New research finds little evidence of discrimination at the resume review stage of job application process
April 26, 2016
Sheena Rice, firstname.lastname@example.org, 573-882-8353
COLUMBIA, Mo. – In 2004, research found that resumes submitted by people with distinctly sounding African-American names were less likely to get callbacks regarding the job. Now, new research from the University of Missouri finds no evidence of employer preferences for applicants from a particular race or gender at the initial stage of the hiring process. In re-visiting the question of how job applicants’ race and gender affect employer interest in their resumes, Cory Koedel, an associate professor of economics and public policy in the MU College of Arts and Science and Truman School of Public Affairs, analyzed employer response rates to resumes that were assigned randomly selected names.
“A key difference in this research is the inclusion of Hispanic applicants,” Koedel said. “To the best of our knowledge this study is the first to use a resume audit design to study labor market outcomes for Hispanic applicants in comparison to black and white applicants. This study also updates past research on resume response rates with newer data. Our data collection occurred between 2013 and 2014.”
Researchers sent 9,000 fictitious resumes to employers, using last names that were likely to be interpreted as coming from black, Hispanic or white applicants. For African-American applicants the researchers used the surnames Washington and Jefferson. According to data from the U.S. Census, 90 and 75 percent of individuals with these surnames are African-American, respectively. Similarly, the researchers used the surnames Hernandez and Garcia, and Anderson and Thompson, for Hispanic and white applicants, respectively. These surnames also are strong indicators of race/ethnicity. The researchers used first names to convey gender in the study.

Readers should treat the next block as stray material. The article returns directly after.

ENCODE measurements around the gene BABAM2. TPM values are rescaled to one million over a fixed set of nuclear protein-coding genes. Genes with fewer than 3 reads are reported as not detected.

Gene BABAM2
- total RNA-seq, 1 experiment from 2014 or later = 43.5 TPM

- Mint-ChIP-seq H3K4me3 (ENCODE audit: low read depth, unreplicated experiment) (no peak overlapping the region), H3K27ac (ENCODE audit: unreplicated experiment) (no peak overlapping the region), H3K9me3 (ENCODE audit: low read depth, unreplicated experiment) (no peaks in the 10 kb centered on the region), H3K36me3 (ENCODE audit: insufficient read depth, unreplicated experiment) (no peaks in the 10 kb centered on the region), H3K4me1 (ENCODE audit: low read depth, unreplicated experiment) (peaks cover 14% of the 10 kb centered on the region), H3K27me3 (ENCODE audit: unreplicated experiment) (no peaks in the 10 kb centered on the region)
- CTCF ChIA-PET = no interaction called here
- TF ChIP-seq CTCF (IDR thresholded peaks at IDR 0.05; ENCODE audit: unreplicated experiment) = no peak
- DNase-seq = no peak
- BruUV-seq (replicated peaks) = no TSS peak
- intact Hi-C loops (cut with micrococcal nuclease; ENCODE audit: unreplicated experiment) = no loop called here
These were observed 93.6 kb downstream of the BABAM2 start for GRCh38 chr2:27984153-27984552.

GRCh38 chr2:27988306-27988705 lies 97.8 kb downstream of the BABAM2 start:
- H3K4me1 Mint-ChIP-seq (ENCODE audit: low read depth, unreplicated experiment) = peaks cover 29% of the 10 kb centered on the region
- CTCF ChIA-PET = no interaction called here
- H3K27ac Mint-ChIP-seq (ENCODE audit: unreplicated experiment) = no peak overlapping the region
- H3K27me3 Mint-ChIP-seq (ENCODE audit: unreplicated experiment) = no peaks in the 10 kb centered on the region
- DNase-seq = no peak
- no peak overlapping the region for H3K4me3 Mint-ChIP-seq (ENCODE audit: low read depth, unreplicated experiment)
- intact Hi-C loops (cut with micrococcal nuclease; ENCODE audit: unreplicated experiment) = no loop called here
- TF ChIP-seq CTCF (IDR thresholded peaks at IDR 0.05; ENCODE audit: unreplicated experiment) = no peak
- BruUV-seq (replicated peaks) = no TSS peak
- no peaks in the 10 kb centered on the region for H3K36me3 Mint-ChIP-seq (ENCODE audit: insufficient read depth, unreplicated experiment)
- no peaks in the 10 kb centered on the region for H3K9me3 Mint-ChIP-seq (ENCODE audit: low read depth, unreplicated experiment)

“The labor market is constantly evolving,” Koedel said. “To best understand why race and gender based gaps exist in the market, we need to understand at what point the gaps occur. Our analysis reveals little evidence to suggest that employers discriminate by race or gender in responding to resumes.”
Rajeev Darolia, assistant professor in the Truman School of Public Affairs, co-authored the study with Koedel and other colleagues. “Race and Gender Effects on Employer Interest in Job Applicants: New Evidence form a Resume Field Experiment” was published in Applied Economic Letters.
Editor’s note: For more on the story, please see the policy brief from the Institute of Public Policy in the Truman School of Public Affairs, “An Updated Analysis of Race and Gender Effects on Employer Interest in Job Applicants.”